In a professional environment, like healthcare, you wouldn’t expect educated professionals to use vulgar language – but they do. Profanity in the workplace is one of the most common complaints we hear from our healthcare clients. In every organization we work with, we’re told that clinical and non-clinical people curse; some of them, like sailors and truck drivers (no offense)! And it’s not just the employees. The very same leaders who complain about their employee’s potty mouths, also admit (reluctantly) that they curse too.
Examples of profanity in the workplace
One of the medical directors we started working with admitted that any time she gets frustrated, she’ll m***** f*** right there in front of her team. Apparently, she is well known for her “what the f***” response anytime something doesn’t go quite right. Her profanity isn’t directed at anyone else, it’s really her stress response that gets expressed in a barrage of “bleeps” any time she gets frustrated.
A new nurse asked an experienced co-worker for the pharmacy phone number who then replied,
“It’s 1-800- go f*** yourself honey.” And then laughed.
One of my nursing assistants when I was a manager, shouted to my nurse,
“My boyfriend knows what shuttle you take and will be waiting to beat the s*** out of you!”
She said that three times in my patient care hallways.
And finally, a nurse didn’t like the assignment she got from the charge nurse, she stomped down the patient care hallways yelling,
“I’m not taking this f****** assignment!”
Yep. Profanity in the workplace is a problem.
The two ways profanity/cursing/vulgar language shows up in healthcare
Cursing in Anger
Cursing in anger happens when an employee gets mad and then yells curse words or gets into an argument with a co-worker and spouts profanity while in a heightened emotional state.
Why is cursing in anger a problem?
When cursing in anger occurs, anyone within ear shot is affected, especially patients. When humans overhear badness, especially when it’s fraught with yelling, cursing, or threats, our brains immediately consider it a threat to our survival. We go into our fight or flight response, which affects our performance for the next few hours. If patients overhear the badness, it affects their outcomes.
When leaders ignore cursing, it could be considered a hostile work environment. Employees can say that vulgar language, especially when used in anger, ignored by their leaders may be a distraction and interfere with their work.
Bottom line is that cursing in anger harms patients and employees.
Cursing in Casual Conversations
And then there’s cursing in casual conversations. You know, during shift report, in the break room when people are telling a story, or just chit chatting. Some people just randomly drop the F bomb. They’re not angry, they’re just cursing in a casual conversation.
Let’s say you’re early for a meeting. As you wait for the chair of the meeting to arrive, a peer starts talking about their kids and the mischief they got into over the weekend. As they’re sharing the details, they drop a few F-bombs, S-bombs, etc. – not in anger; they’re actually laughing as they curse.
Why is cursing in casual conversations a problem?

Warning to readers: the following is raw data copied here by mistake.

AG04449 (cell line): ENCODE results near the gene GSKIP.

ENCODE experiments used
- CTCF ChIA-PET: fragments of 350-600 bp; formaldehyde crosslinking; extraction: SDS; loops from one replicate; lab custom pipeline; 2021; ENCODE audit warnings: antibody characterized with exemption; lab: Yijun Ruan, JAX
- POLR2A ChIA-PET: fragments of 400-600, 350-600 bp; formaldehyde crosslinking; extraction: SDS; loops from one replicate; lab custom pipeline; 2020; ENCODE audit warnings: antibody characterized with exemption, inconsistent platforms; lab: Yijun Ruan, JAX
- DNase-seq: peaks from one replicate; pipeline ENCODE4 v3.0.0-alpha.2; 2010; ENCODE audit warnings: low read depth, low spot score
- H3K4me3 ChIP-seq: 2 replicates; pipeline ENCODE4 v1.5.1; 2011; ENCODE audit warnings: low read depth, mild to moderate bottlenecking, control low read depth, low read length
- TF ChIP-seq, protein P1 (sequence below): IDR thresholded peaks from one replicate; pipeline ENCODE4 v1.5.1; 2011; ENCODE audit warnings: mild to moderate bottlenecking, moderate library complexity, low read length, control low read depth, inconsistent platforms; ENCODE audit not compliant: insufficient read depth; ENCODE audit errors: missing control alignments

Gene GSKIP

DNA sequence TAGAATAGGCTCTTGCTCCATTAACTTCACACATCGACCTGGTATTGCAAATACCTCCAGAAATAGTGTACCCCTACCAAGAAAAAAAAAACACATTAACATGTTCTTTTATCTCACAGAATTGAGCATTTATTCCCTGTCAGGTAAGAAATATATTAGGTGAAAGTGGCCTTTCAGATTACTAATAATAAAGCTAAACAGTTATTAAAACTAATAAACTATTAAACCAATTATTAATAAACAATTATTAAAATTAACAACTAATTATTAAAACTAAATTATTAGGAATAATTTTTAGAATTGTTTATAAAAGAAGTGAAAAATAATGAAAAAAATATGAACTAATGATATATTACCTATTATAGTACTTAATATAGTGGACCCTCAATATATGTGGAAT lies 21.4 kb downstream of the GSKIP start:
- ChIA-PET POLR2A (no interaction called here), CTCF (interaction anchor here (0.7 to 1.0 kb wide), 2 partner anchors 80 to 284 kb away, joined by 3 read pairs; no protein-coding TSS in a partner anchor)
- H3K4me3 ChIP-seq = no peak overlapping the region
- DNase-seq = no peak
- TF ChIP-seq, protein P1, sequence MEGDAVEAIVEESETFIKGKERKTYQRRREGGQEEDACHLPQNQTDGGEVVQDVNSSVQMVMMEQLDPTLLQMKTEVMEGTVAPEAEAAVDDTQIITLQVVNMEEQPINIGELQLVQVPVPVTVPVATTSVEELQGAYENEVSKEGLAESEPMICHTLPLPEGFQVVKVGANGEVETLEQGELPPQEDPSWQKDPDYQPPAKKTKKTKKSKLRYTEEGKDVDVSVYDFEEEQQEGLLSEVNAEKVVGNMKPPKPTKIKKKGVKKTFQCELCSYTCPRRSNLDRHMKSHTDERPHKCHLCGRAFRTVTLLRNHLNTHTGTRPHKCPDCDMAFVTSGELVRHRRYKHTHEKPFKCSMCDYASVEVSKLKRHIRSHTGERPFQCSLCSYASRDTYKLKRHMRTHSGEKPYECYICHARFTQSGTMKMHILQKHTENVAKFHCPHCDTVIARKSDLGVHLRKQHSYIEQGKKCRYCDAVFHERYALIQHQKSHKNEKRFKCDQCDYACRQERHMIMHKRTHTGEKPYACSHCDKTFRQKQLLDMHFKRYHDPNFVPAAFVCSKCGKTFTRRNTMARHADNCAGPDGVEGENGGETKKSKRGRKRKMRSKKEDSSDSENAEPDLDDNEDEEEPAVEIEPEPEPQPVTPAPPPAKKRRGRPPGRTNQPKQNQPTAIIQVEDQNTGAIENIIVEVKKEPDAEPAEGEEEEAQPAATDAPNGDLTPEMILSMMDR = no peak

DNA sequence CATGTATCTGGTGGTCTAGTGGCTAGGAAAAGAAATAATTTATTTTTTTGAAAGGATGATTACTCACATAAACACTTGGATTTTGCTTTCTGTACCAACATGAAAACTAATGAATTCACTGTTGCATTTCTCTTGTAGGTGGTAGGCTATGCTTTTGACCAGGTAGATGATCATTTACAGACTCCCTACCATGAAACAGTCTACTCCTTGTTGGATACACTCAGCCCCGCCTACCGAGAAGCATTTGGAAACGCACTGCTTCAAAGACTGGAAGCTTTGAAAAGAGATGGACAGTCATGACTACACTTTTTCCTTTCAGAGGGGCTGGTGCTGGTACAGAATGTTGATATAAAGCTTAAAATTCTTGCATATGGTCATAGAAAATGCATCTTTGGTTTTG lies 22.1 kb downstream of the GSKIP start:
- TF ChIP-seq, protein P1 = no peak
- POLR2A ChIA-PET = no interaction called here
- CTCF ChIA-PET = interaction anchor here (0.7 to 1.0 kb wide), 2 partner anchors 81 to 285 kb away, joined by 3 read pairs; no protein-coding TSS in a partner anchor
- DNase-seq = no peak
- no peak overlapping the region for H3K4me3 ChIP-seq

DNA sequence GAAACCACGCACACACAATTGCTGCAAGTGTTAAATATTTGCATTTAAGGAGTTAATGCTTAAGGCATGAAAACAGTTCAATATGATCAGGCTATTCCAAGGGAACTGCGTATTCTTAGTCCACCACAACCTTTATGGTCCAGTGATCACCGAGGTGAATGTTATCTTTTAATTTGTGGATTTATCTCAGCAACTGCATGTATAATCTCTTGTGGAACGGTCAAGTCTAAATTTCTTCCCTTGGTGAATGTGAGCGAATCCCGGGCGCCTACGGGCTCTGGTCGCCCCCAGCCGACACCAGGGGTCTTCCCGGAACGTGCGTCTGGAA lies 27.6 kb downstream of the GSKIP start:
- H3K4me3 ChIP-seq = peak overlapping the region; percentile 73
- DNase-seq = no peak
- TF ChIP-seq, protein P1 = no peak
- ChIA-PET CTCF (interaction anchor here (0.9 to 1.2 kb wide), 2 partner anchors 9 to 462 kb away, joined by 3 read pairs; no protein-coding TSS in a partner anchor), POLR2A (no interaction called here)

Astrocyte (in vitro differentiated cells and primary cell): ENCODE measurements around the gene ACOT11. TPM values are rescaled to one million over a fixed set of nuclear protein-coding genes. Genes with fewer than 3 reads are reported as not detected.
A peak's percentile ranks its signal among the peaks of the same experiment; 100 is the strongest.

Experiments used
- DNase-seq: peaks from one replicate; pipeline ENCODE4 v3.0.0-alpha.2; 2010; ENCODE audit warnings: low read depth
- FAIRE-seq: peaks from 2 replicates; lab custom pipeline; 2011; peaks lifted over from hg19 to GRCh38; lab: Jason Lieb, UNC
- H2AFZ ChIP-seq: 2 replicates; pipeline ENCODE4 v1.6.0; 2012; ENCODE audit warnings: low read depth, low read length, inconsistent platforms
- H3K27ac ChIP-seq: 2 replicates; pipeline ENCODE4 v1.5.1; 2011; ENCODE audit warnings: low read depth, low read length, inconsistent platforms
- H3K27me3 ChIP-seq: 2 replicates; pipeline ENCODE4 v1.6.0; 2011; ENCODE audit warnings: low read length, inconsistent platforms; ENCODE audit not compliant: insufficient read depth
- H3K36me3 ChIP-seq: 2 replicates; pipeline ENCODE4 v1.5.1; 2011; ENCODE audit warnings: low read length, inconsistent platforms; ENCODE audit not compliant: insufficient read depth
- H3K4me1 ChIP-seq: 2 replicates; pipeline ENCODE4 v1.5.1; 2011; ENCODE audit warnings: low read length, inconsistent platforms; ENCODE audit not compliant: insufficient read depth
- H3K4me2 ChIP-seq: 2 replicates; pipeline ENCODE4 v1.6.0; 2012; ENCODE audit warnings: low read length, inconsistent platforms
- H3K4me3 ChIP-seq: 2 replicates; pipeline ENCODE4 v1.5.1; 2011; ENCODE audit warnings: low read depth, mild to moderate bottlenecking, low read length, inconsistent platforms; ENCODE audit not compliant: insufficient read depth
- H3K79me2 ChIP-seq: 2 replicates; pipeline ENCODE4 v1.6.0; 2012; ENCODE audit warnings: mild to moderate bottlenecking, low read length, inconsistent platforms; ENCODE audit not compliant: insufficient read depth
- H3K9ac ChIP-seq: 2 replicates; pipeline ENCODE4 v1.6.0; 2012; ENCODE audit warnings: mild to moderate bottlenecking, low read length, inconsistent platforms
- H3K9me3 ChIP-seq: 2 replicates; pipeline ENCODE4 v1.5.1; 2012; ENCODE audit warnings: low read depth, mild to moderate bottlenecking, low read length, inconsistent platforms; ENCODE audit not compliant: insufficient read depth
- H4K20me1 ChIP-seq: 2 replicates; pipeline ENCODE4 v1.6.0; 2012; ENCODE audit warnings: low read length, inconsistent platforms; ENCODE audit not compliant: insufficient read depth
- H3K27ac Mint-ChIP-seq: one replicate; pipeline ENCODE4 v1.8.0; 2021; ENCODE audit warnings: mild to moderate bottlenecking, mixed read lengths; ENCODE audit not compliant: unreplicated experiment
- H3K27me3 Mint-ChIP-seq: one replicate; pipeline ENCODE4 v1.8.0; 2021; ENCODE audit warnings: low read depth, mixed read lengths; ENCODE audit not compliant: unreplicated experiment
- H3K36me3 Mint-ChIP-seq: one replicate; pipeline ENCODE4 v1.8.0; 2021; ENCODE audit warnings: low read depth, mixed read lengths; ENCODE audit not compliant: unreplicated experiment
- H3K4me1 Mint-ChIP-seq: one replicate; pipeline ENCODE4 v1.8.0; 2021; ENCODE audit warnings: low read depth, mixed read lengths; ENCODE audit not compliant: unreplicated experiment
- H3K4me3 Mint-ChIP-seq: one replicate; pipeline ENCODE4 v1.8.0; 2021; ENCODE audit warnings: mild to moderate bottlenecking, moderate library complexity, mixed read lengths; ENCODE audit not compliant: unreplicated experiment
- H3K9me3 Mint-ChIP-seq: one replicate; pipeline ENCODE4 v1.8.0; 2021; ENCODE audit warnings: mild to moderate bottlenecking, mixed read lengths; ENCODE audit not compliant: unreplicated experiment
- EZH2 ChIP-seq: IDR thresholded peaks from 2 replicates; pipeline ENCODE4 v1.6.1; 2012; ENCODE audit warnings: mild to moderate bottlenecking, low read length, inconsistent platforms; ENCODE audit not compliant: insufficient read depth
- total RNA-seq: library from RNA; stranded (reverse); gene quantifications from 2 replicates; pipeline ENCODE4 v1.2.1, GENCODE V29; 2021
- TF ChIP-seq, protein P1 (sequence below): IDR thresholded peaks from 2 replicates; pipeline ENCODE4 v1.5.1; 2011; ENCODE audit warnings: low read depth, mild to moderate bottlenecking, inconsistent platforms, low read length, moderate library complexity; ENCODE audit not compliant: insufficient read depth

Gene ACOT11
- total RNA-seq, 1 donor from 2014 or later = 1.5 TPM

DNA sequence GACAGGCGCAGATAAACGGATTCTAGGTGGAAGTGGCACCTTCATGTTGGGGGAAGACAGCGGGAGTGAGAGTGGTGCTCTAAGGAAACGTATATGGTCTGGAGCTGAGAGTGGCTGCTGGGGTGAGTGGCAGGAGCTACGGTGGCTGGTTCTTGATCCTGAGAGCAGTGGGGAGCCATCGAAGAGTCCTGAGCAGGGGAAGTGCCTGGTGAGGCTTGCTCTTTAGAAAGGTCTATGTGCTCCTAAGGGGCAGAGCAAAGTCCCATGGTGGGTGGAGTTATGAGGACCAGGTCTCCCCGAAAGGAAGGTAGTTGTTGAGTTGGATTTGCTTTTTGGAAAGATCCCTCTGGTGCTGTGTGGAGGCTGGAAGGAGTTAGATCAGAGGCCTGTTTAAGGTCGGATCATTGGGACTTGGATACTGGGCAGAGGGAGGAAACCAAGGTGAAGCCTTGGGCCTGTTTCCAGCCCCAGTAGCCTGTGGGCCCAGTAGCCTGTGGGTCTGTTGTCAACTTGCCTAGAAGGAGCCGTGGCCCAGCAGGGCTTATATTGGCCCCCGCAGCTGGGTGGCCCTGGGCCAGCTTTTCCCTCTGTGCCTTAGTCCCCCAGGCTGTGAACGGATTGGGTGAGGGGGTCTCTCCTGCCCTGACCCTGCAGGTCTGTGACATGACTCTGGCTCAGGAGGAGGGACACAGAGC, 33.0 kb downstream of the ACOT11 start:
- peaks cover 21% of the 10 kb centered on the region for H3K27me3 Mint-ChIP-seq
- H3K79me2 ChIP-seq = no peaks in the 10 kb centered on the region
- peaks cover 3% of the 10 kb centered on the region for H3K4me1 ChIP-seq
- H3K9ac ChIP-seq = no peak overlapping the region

What’s the big deal – right? Nobody is angry so what’s the harm? I guarantee someone in that room is offended by that language but might not be willing to speak up. It can create an uncomfortable experience for some people, which then in turn has a negative impact on their work and relationships.
Bottom line is that cursing in casual conversations is unprofessional and affects relationships.
What can you do to reduce profanity in the workplace?
If profanity has never been addressed in your department, you can’t just gather everyone together and say, “That’s it. From now on, no cursing.” Because for some people, cursing is a habit. What you must do is ease into a profanity free department using the following approach:
Start with cursing in anger
Because of the risk to patients and employees within earshot of profanity, start here. Make cursing in anger a “never event” that demands immediate attention on everyone’s part.
Let your team know that moving forward, cursing in anger is unacceptable – no matter what – and that you want everyone to intervene accordingly. Oh, make sure you explain why (fight or flight response, impact to patient outcomes, etc.).
When someone curses in anger, intervene by saying, “You’re cursing (and yelling) in a patient care area and need to stop right now.” Teach your teams to say this too.
Get our 8 Ways to Stop Unprofessional Conduct, which includes 31 scripts, by clicking here.
Then reduce cursing in casual conversations
We do this by letting our team know that we’re going to “work on it”. Especially if people are used to cursing as a way of communicating casually, it’s hard to just stop. However, you can ask that they refrain from any profanity in a patient care area or centralized workstation. Start there first, and then work on protecting your breakrooms. After all, a “breakroom” means…a break.
According to an article written by Paul Falcone in SHRM, an effective approach to reducing foul language is to change your expectations and ask your team for help in fixing the issue. End with “Will you support me in that [reducing foul language at work]?”
One of our consulting clients got together as a team and decided to bring in a “swear jar”. Any time someone cursed, they had to put $.25 cents into the jar, which was then used to buy goodies for their break room.
Make it fun if you can!
Now that you know the negative impact profanity in the workplace has on your employees AND your patients, it’s up to you to act. Remember, start with cursing in anger and then start working on cursing in casual conversations. Before you know it, the new norm will be collegial conversations among professionals – not the brazen conversations typically overheard on “the road” or in a “boat”!